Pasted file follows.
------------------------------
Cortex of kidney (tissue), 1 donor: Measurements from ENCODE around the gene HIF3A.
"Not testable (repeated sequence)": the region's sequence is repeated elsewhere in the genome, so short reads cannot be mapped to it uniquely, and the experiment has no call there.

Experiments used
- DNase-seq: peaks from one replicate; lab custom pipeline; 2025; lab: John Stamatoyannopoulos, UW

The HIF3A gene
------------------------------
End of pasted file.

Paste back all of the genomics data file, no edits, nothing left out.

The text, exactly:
Cortex of kidney (tissue), 1 donor: Measurements from ENCODE around the gene HIF3A.
"Not testable (repeated sequence)": the region's sequence is repeated elsewhere in the genome, so short reads cannot be mapped to it uniquely, and the experiment has no call there.

Experiments used
- DNase-seq: peaks from one replicate; lab custom pipeline; 2025; lab: John Stamatoyannopoulos, UW

The HIF3A gene